Northern Irish Literature: The Imprint of History by Michael Parker. London: Palgrave Macmillan, 2007. Volume 1, 1956-1975, pp. xx + 357. Volume 2, 1975-2006, pp. xix + 334. $125 per volume.
In a talk given in 1989, the poet Michael Longley told his Northern Ireland audience: "culturally speaking, we're sitting on a gold mine." (1) This two-volume study digs into the rich literary seams that vein with fine writing Ulster's mother lode of cultural ore. Parker expertly extracts a glittering sample of the Province's poetry, fiction, and drama. However, his intention is not just to display some of the best nuggets from this treasure trove but also to grasp the milieu in which they are set and the influences exerted on them. His interest in "the imprint of history" means looking at the stones and dirt in which the gold is embedded and at the geological processes that shaped things, rather than just focusing on the precious metal itself, stripped of its provenance and refined into the abstract purity of text. History and locality, so important in Irish writing, are highlighted. This is criticism rooted in locus as well as in literature. It is entirely apt, therefore, to find Yeats's comment quoted at the outset about a work of art being "no rootless flower." It is, rather, "created through an intricate interplay of forces both external and internal to the writer" (1:xvi). Northern Irish Literature: The Imprint of History casts much light on the "intricate interplay" behind the blossoms of published work.
Of course gold, literary or otherwise, is unlikely to be the first thing people associate with Northern Ireland. Its public image--though improved of late--is still clouded by "The Troubles," the name given to the intermittent eruption of violence between its competing factions over a long period, but particularly between 1969, with the deployment of the British army, and the paramilitary ceasefires of the 1990s. This turbulence led to considerable media coverage. Unsurprisingly, this encouraged a bleakly adversarial picture of the place in which little glimmer of its cultural gold was visible. The complexities of difference were reduced to the grotesque antics of two tribal blocs implacable in their mutual hatred. History's intricacies, the complicated webs of allegiance and aspiration that underlie life in Ulster, as they do everywhere, were obscured by stereotypes. Like other contested regions, Northern Ireland has suffered from media simplifications which promote crudely dichotomous views. Its people were parsed into one or other category: nationalist or unionist; republican or loyalist; Catholic or Protestant; Irish or British--each presented as an undifferentiated mass sharing the same credo and uniform in its hostility to "the other side." One of the strengths of Michael Parker's approach is that he provides an antidote to such fatuous portrayals. He makes the point repeatedly that there is considerable heterogeneity in "the two communities." Indeed, were one given to looking for some curative role for literature in a situation of conflict, one could point to how it provides a corrective to the (deadly) view that promotes the fictive sameness of groups. It humanizes antagonistic homogeneities by showing individual faces in their apparently undifferentiated mass.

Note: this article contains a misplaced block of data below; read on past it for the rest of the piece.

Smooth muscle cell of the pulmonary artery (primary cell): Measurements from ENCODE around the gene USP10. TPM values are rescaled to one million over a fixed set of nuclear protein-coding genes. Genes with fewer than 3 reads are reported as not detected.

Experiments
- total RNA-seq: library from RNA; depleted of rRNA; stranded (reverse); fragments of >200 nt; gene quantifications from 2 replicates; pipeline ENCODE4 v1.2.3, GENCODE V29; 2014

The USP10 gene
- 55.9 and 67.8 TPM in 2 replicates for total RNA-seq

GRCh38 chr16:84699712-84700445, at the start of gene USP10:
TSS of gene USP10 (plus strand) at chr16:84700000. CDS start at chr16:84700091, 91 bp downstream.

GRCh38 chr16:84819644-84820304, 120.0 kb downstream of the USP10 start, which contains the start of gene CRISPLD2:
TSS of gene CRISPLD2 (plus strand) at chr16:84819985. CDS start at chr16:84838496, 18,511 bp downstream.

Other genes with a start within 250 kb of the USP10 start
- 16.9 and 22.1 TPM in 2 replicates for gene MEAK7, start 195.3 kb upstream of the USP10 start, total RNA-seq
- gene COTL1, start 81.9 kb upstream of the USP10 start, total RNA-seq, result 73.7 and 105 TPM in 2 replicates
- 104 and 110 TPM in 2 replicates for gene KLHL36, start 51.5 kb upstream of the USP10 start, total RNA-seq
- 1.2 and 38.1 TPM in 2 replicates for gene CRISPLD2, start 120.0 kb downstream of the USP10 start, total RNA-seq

Throughout the 700-plus pages of this meticulous study, Parker comes across as a kind of indefatigable ring-master. Readers who enter the big top of these capacious volumes are treated to an accomplished performance. He puts both well and lesser known writers through their paces. With a deft crack of his whip Sam Thompson, Maurice Leitch, John Montague, Seamus Heaney, John Hewitt, Padraic Fiacc, John Boyd, Derek Mahon, Roy McFadden, Paul Muldoon, Brian Friel, James Simmons, and Seamus Deane parade before the audience. Volume 1 provides both perceptive comment on a selection of their writings and an expert contextualization showing their relationship to Northern Ireland's often stifling, sometimes terrifying, environs. …